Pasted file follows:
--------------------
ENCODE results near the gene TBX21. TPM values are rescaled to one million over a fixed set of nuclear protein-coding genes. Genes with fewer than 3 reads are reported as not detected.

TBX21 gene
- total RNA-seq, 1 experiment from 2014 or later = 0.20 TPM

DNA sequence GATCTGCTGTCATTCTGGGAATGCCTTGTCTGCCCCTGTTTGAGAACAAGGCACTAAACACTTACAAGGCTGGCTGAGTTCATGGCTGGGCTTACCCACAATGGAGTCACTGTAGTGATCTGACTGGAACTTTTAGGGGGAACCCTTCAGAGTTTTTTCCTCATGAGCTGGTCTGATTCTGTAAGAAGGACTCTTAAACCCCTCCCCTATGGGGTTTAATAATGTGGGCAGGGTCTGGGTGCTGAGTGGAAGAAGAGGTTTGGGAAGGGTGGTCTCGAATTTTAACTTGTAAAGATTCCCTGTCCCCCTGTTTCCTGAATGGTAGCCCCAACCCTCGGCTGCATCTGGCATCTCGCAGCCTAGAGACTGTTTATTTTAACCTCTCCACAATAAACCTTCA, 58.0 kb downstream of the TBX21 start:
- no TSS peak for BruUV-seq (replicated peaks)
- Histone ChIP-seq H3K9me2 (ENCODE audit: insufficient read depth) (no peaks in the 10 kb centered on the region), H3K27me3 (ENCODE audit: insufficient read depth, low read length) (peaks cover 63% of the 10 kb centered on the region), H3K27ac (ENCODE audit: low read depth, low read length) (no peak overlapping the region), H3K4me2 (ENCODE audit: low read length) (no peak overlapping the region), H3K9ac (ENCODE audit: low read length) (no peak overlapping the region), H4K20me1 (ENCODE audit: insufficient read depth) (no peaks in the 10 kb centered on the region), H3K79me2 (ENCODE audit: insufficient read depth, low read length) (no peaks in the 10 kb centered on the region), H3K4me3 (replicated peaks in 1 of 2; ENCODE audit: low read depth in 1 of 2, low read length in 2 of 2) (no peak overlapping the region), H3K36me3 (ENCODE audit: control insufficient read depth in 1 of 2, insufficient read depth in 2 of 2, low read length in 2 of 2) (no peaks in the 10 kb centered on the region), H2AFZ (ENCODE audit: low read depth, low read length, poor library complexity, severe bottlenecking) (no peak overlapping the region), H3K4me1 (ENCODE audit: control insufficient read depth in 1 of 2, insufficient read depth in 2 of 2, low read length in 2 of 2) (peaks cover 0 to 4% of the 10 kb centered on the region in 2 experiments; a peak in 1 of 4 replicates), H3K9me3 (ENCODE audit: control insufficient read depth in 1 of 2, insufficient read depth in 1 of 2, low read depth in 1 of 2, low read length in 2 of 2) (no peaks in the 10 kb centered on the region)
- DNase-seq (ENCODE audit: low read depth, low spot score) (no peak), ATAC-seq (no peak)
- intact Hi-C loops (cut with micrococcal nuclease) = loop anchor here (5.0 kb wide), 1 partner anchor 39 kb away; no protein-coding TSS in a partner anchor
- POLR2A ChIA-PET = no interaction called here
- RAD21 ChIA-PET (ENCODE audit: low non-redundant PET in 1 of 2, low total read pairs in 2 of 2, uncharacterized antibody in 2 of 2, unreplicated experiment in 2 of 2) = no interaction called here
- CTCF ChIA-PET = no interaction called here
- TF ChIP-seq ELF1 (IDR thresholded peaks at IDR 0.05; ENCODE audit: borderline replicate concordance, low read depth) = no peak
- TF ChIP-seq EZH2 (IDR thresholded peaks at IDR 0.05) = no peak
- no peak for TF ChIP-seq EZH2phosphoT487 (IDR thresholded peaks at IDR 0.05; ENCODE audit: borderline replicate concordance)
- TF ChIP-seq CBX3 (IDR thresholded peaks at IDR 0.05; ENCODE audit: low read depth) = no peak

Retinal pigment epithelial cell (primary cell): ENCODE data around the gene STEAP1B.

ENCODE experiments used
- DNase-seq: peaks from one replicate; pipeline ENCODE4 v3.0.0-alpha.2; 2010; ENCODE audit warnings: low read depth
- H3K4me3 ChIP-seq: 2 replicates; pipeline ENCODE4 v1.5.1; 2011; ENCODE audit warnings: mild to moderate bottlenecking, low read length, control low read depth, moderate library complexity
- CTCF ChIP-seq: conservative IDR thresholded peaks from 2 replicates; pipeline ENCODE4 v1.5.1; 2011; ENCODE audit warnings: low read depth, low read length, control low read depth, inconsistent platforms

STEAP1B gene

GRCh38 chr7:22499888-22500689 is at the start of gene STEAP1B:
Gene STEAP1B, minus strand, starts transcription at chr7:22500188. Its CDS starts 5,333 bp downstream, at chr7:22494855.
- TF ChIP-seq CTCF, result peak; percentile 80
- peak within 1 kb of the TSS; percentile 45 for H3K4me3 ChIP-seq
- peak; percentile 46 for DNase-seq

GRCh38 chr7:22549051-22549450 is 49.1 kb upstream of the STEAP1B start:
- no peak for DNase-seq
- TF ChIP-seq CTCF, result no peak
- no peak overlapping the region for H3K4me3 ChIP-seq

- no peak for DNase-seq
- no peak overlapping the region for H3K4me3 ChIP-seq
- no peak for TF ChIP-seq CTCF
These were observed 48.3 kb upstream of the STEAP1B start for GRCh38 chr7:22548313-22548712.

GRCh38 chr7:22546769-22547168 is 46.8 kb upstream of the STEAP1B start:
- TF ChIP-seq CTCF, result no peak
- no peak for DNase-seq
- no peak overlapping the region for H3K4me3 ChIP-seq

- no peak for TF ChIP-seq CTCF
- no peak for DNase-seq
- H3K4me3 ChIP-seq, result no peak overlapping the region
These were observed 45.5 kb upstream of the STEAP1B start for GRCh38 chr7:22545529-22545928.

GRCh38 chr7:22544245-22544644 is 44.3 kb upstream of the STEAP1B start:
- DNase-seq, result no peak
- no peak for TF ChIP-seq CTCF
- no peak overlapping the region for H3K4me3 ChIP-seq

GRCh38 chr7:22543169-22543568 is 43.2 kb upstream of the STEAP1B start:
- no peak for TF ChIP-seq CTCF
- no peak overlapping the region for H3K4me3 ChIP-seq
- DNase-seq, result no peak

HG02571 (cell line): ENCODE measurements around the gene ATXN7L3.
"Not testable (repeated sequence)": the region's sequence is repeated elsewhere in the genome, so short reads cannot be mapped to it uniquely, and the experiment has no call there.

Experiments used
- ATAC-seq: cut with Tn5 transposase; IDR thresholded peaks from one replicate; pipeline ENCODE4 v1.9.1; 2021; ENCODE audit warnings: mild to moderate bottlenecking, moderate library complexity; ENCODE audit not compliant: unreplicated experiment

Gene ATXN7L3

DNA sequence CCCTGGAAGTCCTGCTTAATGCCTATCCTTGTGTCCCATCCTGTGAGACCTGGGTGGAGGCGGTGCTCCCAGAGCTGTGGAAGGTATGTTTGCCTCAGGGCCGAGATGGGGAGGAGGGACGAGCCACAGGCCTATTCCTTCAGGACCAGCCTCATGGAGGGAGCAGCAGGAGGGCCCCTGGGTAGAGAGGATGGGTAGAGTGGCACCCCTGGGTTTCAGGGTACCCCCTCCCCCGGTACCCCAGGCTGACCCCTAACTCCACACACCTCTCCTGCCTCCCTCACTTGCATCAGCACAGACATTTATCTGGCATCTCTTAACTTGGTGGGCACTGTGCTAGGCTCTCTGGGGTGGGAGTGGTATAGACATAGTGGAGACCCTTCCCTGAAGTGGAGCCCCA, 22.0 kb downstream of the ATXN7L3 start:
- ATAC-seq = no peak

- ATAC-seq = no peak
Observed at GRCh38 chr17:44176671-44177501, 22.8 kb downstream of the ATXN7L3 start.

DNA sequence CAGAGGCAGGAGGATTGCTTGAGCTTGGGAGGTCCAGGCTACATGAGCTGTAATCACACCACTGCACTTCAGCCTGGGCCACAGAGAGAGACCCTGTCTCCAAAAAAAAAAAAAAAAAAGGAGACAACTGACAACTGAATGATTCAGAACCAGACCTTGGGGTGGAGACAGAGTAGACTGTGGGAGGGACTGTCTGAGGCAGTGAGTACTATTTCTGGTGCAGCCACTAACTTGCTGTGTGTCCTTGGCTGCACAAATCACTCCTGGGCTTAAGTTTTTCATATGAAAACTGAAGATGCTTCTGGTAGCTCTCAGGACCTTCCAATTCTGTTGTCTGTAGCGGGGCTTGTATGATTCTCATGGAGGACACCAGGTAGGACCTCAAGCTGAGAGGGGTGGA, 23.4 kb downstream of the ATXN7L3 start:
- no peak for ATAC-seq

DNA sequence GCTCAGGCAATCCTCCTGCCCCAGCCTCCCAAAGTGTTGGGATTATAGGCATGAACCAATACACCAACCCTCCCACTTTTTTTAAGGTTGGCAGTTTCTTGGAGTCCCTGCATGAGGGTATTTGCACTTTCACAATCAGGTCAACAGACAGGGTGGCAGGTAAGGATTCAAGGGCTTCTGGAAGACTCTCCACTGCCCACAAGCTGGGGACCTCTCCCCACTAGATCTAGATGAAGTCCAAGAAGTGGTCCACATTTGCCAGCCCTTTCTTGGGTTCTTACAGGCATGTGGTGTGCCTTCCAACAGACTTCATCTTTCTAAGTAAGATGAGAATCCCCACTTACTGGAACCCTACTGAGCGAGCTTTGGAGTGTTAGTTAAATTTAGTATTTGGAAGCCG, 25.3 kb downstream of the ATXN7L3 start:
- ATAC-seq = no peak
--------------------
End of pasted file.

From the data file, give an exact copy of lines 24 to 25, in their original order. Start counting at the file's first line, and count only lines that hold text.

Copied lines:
- TF ChIP-seq CTCF, result peak; percentile 80
- peak within 1 kb of the TSS; percentile 45 for H3K4me3 ChIP-seq